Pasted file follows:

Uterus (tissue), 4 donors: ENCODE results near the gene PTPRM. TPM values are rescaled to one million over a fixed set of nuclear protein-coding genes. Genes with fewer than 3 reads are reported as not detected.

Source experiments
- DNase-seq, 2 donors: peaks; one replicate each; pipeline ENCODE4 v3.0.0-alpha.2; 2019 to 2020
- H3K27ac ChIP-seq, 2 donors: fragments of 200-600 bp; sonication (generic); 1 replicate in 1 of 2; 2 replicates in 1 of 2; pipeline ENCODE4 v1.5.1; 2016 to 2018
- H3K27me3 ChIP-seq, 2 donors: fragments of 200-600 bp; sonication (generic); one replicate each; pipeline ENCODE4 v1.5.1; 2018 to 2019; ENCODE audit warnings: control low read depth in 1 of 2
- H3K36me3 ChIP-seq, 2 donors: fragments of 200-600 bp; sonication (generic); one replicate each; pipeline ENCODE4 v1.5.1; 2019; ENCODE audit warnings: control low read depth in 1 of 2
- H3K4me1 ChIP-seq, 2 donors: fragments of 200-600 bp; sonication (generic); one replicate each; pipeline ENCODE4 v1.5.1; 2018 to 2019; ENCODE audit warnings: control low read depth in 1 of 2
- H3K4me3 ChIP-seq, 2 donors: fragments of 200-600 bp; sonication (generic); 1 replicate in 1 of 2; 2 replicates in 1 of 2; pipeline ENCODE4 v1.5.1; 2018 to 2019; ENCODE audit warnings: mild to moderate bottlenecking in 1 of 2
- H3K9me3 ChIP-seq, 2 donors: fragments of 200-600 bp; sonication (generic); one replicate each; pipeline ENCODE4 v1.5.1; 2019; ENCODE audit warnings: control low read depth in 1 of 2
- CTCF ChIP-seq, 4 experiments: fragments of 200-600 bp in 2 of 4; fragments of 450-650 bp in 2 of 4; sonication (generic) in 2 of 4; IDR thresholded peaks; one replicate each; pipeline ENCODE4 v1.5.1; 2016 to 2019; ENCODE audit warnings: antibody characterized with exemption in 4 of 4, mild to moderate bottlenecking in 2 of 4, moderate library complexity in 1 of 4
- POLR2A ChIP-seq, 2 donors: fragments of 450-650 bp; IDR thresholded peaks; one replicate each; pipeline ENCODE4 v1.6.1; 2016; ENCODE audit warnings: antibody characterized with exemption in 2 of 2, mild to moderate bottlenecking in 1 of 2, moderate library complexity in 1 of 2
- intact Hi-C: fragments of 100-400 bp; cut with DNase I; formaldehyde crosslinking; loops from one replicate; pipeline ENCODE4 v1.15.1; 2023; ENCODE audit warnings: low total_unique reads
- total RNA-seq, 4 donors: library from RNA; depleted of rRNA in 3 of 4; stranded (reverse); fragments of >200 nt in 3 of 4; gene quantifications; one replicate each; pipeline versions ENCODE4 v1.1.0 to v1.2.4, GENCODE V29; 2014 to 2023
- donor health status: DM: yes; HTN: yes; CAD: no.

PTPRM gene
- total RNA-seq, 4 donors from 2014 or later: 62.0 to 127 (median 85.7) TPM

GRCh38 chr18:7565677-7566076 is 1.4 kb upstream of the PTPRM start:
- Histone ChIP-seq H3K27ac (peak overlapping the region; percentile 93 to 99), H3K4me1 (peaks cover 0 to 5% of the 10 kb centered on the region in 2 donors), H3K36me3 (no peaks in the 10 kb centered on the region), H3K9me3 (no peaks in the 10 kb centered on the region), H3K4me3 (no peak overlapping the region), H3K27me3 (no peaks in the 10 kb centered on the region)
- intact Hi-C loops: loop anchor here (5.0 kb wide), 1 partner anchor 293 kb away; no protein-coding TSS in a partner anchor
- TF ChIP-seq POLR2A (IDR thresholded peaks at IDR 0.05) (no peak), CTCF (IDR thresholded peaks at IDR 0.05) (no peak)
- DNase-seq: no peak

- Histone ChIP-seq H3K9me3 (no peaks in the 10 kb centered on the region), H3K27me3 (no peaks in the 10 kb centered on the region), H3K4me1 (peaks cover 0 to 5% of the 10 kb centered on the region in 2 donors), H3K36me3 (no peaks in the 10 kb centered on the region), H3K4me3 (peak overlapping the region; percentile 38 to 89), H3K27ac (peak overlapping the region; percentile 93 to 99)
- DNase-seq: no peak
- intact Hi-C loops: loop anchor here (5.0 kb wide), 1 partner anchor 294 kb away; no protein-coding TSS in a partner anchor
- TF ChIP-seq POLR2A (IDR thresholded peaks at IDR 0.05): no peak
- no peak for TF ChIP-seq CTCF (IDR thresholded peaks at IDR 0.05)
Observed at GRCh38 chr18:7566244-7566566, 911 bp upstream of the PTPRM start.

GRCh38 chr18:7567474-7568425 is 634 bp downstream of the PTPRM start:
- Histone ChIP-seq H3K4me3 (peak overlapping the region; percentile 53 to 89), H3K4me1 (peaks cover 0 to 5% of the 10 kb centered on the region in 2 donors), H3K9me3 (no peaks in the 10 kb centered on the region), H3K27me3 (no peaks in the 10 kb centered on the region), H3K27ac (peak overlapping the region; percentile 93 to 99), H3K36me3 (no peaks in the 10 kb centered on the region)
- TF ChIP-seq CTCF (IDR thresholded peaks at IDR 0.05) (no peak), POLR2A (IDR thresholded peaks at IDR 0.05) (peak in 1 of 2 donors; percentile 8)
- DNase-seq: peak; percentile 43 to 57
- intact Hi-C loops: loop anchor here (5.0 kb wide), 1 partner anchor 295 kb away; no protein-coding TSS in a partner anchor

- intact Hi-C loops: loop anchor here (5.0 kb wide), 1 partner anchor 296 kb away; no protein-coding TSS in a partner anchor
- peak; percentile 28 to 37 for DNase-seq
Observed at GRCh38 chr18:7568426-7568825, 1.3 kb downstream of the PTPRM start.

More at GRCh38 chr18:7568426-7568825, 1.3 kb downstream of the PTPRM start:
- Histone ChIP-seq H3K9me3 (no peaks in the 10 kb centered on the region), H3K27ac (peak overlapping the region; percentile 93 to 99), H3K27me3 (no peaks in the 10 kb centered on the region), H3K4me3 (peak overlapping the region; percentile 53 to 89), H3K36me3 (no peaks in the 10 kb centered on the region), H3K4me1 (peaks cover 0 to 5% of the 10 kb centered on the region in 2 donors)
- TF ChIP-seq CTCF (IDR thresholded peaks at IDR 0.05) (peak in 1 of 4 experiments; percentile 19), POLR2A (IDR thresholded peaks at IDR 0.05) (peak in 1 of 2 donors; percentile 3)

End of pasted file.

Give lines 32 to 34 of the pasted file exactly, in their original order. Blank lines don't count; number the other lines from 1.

- intact Hi-C loops: loop anchor here (5.0 kb wide), 1 partner anchor 295 kb away; no protein-coding TSS in a partner anchor

- intact Hi-C loops: loop anchor here (5.0 kb wide), 1 partner anchor 296 kb away; no protein-coding TSS in a partner anchor
- peak; percentile 28 to 37 for DNase-seq